Fifty-five per cent of New Zealanders are now using multiple screens while watching TV, up from a global figure of just 48%.
While New Zealanders’ love affair with television endures, TV sets alone are no longer enough to satisfy Kiwis appetite for content, driving the growth of online media and screen-stacking – the use of multiple digital devices at the same time, according to global research consultancy TNS.
TNS Connected Life 2014 survey of 55,000 internet users worldwide found that screen-stacking is becoming prevalent globally. The survey found that almost half of people (48%) globally who watch TV in the evening simultaneously engage in other digital activities, such as using social media, checking their emails or shopping online.
In New Zealand, over half of Kiwis are using more than one screen when watching TV in the evening (55%), and the trend is similar in Australia, where 50% of consumers take part in screen-stacking. In comparison, within APAC Japanese internet users screen-stack at the highest level of 79%, while the Chinese defy the trend, with only 37% percent of internet users partaking.
Multi-device ownership is fuelling the rise of the screen-stacking. New Zealanders now own approximately five digital devices each – similar to Australia, Japan, Germany and the UK. Growing demand for TV and video content on-the-go is also contributing to the trend.
The desire to access our favourite TV shows at all hours of the day is also driving online TV usage, which extends our access to them. Around 17% of Kiwis nationwide are heading online to watch videos. This relates to the trends picked up globally, as one quarter (25%) of the global internet users now watch content on a PC, laptop, tablet or mobile daily.
“In a world where multi-tasking is the norm, the context in which we watch TV is rapidly changing – it isn’t just on the sofa at home with no other digital distractions around us,” says TNS NZ director David Thomas.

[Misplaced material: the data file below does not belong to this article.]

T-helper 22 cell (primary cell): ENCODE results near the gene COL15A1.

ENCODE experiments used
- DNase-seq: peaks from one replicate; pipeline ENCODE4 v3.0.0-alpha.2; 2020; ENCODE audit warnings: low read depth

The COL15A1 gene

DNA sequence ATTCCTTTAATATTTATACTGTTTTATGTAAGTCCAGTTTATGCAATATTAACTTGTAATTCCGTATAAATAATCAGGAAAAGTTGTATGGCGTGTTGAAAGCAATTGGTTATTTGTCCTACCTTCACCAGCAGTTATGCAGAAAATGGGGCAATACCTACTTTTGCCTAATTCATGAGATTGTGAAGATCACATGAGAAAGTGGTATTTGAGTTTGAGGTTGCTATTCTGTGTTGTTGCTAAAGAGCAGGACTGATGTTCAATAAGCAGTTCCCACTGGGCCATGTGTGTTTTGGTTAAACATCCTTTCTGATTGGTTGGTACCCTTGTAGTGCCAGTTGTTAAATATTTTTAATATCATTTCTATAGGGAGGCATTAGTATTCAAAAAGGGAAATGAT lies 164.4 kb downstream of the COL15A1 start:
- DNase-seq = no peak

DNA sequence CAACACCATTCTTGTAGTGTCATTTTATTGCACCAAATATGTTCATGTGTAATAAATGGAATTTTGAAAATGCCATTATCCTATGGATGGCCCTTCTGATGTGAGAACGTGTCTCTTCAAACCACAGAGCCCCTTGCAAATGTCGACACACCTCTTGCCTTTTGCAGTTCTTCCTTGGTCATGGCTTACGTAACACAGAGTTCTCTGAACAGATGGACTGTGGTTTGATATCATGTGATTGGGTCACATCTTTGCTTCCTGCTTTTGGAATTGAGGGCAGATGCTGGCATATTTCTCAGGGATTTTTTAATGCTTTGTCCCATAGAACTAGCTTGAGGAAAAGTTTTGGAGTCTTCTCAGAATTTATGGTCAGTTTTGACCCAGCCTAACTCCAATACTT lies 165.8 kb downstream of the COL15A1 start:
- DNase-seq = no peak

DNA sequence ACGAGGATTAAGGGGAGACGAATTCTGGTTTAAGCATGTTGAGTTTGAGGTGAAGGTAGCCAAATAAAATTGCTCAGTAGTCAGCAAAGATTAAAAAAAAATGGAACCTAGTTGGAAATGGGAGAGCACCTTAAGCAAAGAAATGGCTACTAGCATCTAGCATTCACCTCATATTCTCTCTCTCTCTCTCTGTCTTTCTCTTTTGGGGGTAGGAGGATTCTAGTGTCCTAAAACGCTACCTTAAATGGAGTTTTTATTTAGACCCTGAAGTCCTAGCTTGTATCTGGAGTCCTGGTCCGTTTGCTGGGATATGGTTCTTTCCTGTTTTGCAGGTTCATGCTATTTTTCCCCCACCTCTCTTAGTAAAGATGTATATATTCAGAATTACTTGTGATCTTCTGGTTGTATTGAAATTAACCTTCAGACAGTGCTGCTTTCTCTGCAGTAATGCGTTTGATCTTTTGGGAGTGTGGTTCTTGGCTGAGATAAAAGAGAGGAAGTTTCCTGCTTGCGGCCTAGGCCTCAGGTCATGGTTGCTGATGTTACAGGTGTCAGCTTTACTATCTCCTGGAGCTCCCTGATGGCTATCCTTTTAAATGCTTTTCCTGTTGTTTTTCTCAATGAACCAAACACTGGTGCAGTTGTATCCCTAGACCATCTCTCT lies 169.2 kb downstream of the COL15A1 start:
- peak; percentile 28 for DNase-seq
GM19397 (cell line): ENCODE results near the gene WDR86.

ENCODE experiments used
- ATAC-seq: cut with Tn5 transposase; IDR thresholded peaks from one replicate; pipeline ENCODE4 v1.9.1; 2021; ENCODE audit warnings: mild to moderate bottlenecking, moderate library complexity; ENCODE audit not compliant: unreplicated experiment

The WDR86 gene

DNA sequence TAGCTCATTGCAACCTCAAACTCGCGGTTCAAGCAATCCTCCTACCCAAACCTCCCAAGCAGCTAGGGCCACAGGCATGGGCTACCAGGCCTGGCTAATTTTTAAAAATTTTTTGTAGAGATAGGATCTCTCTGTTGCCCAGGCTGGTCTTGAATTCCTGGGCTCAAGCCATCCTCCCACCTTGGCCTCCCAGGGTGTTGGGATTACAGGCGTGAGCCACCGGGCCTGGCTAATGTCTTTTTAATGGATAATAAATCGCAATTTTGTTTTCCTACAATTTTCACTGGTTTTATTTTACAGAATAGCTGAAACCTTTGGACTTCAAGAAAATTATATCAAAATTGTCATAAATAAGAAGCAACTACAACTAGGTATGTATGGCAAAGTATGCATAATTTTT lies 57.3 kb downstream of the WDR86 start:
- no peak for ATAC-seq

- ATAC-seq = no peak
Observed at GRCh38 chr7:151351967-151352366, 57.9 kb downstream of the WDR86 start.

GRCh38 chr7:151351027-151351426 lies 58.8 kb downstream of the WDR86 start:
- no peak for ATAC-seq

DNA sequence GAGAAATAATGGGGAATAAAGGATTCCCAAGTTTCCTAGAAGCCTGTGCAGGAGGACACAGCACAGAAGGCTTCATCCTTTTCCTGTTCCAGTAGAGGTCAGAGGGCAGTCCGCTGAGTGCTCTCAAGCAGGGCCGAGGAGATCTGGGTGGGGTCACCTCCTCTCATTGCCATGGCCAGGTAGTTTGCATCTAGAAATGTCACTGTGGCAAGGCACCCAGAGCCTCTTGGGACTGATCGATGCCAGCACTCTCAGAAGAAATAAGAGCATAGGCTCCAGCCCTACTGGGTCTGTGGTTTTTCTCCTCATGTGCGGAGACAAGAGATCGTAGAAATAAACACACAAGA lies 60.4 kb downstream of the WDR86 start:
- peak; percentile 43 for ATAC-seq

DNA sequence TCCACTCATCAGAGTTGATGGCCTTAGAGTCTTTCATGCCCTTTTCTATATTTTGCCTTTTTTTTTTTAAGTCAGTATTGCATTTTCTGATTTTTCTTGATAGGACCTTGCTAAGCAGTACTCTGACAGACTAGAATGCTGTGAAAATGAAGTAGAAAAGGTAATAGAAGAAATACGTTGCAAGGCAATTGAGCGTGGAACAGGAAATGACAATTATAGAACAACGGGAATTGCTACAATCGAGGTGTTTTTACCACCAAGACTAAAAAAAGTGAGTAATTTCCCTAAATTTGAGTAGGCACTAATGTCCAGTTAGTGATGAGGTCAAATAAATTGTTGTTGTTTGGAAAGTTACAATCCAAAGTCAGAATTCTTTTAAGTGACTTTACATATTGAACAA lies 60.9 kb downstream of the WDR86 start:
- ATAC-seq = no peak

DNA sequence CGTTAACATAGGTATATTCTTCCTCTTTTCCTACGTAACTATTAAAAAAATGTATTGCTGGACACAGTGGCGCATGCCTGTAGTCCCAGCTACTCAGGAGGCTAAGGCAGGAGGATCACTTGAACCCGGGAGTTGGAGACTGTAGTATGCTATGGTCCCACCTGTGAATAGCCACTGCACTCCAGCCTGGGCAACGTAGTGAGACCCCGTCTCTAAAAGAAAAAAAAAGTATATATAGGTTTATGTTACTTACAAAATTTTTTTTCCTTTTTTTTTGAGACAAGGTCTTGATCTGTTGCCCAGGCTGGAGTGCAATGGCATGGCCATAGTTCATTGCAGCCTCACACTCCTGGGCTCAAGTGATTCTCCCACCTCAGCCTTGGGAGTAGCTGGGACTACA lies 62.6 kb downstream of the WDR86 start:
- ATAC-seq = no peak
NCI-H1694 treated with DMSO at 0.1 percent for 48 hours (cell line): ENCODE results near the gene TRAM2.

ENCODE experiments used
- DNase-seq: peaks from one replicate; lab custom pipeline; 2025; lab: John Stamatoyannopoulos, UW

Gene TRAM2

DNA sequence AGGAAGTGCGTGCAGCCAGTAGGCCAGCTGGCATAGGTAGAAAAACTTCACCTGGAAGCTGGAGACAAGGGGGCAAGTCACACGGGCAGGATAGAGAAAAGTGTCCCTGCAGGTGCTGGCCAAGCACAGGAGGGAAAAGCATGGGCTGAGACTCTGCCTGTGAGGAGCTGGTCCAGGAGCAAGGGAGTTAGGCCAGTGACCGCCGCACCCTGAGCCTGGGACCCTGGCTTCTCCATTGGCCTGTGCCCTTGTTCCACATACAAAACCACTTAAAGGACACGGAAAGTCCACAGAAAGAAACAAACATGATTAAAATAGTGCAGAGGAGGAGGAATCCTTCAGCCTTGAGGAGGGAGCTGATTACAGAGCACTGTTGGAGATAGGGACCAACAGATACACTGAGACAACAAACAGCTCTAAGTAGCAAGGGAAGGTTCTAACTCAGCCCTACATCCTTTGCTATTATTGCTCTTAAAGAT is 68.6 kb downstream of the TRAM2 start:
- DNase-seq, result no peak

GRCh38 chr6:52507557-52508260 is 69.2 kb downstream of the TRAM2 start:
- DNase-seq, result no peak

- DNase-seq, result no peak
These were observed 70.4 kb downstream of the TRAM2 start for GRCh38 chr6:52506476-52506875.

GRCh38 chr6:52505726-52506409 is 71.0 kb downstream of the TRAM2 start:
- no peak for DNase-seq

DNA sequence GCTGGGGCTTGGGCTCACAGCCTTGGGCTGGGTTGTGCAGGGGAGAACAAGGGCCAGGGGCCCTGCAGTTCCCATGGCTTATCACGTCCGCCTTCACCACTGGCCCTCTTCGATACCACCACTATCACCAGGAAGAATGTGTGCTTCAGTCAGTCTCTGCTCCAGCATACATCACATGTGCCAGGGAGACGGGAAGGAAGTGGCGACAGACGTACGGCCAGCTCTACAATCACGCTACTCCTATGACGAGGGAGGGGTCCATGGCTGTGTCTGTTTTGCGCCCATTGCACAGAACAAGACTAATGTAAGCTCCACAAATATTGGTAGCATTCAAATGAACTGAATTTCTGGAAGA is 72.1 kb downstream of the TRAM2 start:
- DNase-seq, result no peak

“It is not surprising that we are seeing such a pronounced trend in New Zealand towards screen-stacking – the appetite for online content is significant and growing all the time.”
Many of the big global media companies are already taking advantage of growing online viewing trends, offering on-demand services such as BBC iPlayer, Hulu or HBO GO, which allow people to access premium content wherever they are through their phones or tablets. In New Zealand, media companies are also recognising this trend, offering online content such as TV On-demand by TVNZ and Sky Go.
“Many people around the world are still wedded to their TV sets, particularly when they are with their families and friends, and 69% of Kiwis still tune in to the box daily,” Thomas says.
“But while traditional TV still has its role to play, advertisers must adapt to our changing viewing habits. Online devices are offering more ways to access TV and video content, meaning that brands will need to adopt a more integrated online approach in order to engage consumers.
“There’s a real opportunity for those that understand how to really integrate their activity in our increasingly connected world.”
About TNS Connected Life
Connected Life is a leading global study of digital attitudes and behaviours of internet users across 50 countries, exploring how technology is transforming the lives of consumers across the world. It offers essential insight into the impact of the growing digital ecosystem on the media landscape.
Connected Life also uncovers new and exciting opportunities for marketers to connect with their consumers in this increasingly complex environment; it is a powerful tool that helps brands make better digital decisions.
The fieldwork was undertaken in all markets between March and June 2014.
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